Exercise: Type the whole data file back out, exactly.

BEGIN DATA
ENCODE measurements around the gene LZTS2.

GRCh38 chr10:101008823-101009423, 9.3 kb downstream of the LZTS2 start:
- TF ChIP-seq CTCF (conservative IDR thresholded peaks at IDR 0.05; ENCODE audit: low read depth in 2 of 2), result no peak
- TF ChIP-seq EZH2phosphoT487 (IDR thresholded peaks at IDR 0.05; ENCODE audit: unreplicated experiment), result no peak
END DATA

ENCODE measurements around the gene LZTS2.

GRCh38 chr10:101008823-101009423, 9.3 kb downstream of the LZTS2 start:
- TF ChIP-seq CTCF (conservative IDR thresholded peaks at IDR 0.05; ENCODE audit: low read depth in 2 of 2), result no peak
- TF ChIP-seq EZH2phosphoT487 (IDR thresholded peaks at IDR 0.05; ENCODE audit: unreplicated experiment), result no peak